Last Monday I bookmarked an article on ZDNet about Adobe’s new Project ROME for Education to read later. I now wish I hadn’t waited. After trying it out for the better part of an hour, I can describe Project ROME as a combination of the best elements of Glogster, Apple’s Pages, Keynote, and touch of GIMP thrown-in for good measure.
Project ROME allows users to create multimedia documents and presentations. ROME can also be used to create quizzes and to design websites. Users can build documents that include images, videos, and animations. Animations can be imported from an existing file or created from scratch within ROME. Resizing of elements within any project in ROME is a simple matter of drag and drop resizing. Arranging elements is also a drag and drop process. Adding elements to a project in ROME is done by selecting from a large series of drop-down menus. Some parts of using ROME are quite intuitive, but as you might expect with a program that has many features, there are parts of ROME that will require you to follow a tutorial the first time you try it. Watch the video below for an overview of Project ROME.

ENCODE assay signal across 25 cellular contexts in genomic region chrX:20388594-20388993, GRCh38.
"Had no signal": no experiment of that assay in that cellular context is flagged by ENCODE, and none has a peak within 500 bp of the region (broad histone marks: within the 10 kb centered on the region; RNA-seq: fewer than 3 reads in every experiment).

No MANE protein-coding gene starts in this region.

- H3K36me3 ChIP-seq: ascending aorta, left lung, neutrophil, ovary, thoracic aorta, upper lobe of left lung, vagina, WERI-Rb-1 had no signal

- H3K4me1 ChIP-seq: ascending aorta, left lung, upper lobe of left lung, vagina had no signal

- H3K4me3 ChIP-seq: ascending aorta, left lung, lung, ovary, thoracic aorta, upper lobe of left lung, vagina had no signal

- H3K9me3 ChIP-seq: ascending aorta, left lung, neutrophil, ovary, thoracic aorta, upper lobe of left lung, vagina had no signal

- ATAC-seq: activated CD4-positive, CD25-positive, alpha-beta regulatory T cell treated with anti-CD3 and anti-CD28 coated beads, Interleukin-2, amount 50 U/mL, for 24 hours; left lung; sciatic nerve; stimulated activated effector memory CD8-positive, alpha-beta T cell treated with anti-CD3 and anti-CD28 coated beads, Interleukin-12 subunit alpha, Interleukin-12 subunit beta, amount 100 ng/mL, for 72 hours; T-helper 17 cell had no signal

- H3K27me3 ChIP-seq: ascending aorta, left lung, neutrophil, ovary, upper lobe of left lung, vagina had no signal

Right now Project ROME is free, but I don’t expect it to stay free forever. ROME is available to use online and as a desktop application.
Applications for Education
As the demo template shows, Project ROME could be used to create mathematics quizzes that contain animations. You could also use ROME to create a quiz or set of discussion prompts that contain videos. ROME could be used by students to create multimedia presentations or documents.